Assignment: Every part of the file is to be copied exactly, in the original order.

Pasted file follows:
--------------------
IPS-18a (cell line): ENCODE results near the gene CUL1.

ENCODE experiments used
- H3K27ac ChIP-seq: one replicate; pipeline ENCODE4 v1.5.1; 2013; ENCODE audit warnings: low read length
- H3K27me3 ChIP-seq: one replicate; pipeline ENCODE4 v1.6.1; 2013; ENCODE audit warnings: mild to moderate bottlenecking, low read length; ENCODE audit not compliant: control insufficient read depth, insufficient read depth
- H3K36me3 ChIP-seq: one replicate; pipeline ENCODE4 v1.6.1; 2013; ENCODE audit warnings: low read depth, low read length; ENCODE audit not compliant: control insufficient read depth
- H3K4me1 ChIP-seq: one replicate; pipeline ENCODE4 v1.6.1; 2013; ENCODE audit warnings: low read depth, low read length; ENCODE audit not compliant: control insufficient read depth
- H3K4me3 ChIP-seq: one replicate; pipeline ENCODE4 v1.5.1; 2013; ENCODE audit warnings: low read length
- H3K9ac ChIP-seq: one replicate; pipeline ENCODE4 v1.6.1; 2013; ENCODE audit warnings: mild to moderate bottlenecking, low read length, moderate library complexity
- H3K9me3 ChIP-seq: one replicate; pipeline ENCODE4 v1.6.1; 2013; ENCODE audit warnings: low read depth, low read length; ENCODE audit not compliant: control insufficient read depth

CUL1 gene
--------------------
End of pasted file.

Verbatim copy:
IPS-18a (cell line): ENCODE results near the gene CUL1.

ENCODE experiments used
- H3K27ac ChIP-seq: one replicate; pipeline ENCODE4 v1.5.1; 2013; ENCODE audit warnings: low read length
- H3K27me3 ChIP-seq: one replicate; pipeline ENCODE4 v1.6.1; 2013; ENCODE audit warnings: mild to moderate bottlenecking, low read length; ENCODE audit not compliant: control insufficient read depth, insufficient read depth
- H3K36me3 ChIP-seq: one replicate; pipeline ENCODE4 v1.6.1; 2013; ENCODE audit warnings: low read depth, low read length; ENCODE audit not compliant: control insufficient read depth
- H3K4me1 ChIP-seq: one replicate; pipeline ENCODE4 v1.6.1; 2013; ENCODE audit warnings: low read depth, low read length; ENCODE audit not compliant: control insufficient read depth
- H3K4me3 ChIP-seq: one replicate; pipeline ENCODE4 v1.5.1; 2013; ENCODE audit warnings: low read length
- H3K9ac ChIP-seq: one replicate; pipeline ENCODE4 v1.6.1; 2013; ENCODE audit warnings: mild to moderate bottlenecking, low read length, moderate library complexity
- H3K9me3 ChIP-seq: one replicate; pipeline ENCODE4 v1.6.1; 2013; ENCODE audit warnings: low read depth, low read length; ENCODE audit not compliant: control insufficient read depth

CUL1 gene